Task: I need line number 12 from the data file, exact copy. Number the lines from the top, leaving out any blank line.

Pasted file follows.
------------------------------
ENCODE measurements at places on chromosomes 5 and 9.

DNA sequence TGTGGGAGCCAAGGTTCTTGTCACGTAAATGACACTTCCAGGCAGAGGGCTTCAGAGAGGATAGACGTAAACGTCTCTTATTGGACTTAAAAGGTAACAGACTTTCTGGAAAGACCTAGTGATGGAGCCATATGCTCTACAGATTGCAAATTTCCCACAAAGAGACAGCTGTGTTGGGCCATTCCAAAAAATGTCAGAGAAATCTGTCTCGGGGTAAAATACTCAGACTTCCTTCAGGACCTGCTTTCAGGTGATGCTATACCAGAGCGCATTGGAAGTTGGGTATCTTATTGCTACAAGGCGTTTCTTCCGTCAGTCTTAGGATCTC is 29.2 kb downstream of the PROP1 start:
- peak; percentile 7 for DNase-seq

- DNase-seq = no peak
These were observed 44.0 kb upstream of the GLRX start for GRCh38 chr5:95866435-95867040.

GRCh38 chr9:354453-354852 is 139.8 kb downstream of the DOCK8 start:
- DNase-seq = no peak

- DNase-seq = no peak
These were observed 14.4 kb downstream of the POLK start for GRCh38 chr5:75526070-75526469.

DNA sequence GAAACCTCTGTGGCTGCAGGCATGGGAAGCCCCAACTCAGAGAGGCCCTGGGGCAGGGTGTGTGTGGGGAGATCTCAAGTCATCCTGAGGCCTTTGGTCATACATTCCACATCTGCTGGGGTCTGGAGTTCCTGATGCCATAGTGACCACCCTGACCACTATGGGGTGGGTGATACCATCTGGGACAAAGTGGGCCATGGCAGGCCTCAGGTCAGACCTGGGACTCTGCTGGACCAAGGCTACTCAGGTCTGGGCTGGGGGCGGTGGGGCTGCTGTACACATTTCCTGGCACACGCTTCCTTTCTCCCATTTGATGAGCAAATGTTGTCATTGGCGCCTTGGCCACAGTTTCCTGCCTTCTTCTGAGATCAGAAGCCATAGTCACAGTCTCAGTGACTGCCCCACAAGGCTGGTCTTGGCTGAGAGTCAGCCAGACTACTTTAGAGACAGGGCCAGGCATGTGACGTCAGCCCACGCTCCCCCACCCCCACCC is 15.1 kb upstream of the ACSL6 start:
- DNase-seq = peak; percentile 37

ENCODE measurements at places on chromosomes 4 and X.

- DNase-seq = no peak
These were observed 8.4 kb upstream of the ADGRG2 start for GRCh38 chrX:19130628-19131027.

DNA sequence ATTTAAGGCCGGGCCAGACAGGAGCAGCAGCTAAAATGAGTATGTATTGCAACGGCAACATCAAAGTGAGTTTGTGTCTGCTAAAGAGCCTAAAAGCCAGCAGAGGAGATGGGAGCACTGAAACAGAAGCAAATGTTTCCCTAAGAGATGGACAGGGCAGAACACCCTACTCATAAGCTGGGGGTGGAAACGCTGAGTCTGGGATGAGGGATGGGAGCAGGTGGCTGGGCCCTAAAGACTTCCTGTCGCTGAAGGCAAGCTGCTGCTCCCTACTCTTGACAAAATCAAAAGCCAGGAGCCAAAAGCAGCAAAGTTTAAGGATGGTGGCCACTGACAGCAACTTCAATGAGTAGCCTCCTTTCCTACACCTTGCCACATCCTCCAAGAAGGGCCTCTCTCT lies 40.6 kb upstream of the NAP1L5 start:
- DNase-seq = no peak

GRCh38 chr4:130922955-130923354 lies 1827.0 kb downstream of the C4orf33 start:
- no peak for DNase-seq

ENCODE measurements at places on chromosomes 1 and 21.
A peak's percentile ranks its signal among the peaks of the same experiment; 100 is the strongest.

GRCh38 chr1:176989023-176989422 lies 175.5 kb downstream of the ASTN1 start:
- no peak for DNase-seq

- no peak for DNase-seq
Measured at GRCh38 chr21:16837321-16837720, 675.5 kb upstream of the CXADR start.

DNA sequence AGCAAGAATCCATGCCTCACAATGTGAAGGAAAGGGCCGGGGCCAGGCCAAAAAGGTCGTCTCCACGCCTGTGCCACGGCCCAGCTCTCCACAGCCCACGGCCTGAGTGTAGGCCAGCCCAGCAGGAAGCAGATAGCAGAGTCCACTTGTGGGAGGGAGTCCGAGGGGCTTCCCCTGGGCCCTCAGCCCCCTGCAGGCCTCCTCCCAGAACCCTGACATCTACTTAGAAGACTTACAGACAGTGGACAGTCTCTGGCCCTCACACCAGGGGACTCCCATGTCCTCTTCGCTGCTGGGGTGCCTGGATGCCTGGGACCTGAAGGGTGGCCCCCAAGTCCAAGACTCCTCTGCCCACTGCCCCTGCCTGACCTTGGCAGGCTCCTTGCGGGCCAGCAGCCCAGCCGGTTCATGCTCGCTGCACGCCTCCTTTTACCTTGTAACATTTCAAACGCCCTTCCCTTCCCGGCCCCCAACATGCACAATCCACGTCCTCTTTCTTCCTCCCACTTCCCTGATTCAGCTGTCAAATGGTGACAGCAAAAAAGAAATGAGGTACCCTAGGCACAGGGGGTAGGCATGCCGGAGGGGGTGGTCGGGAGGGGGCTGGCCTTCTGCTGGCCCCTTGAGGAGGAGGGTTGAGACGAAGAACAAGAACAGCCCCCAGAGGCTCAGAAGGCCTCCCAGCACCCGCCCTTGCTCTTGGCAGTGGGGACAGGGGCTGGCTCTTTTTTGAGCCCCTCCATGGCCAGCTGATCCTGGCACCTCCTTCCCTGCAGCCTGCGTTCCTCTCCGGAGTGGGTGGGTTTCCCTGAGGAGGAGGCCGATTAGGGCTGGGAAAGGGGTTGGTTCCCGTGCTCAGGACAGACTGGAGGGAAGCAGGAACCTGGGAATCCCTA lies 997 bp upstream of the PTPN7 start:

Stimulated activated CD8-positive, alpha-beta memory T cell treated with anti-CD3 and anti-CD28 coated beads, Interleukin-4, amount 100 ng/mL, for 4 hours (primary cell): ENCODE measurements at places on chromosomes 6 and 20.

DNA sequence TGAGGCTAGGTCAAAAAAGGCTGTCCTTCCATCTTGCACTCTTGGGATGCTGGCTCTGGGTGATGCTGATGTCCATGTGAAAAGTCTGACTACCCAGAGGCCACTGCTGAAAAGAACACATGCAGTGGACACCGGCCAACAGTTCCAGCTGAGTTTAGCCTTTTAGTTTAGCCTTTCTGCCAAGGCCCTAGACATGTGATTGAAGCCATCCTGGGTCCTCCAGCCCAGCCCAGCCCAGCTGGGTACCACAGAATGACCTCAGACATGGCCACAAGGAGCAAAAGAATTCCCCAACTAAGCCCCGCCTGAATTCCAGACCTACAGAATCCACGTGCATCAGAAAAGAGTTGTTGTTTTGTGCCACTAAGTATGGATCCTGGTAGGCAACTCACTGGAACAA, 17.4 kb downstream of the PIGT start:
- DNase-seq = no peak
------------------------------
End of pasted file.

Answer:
ENCODE measurements at places on chromosomes 4 and X.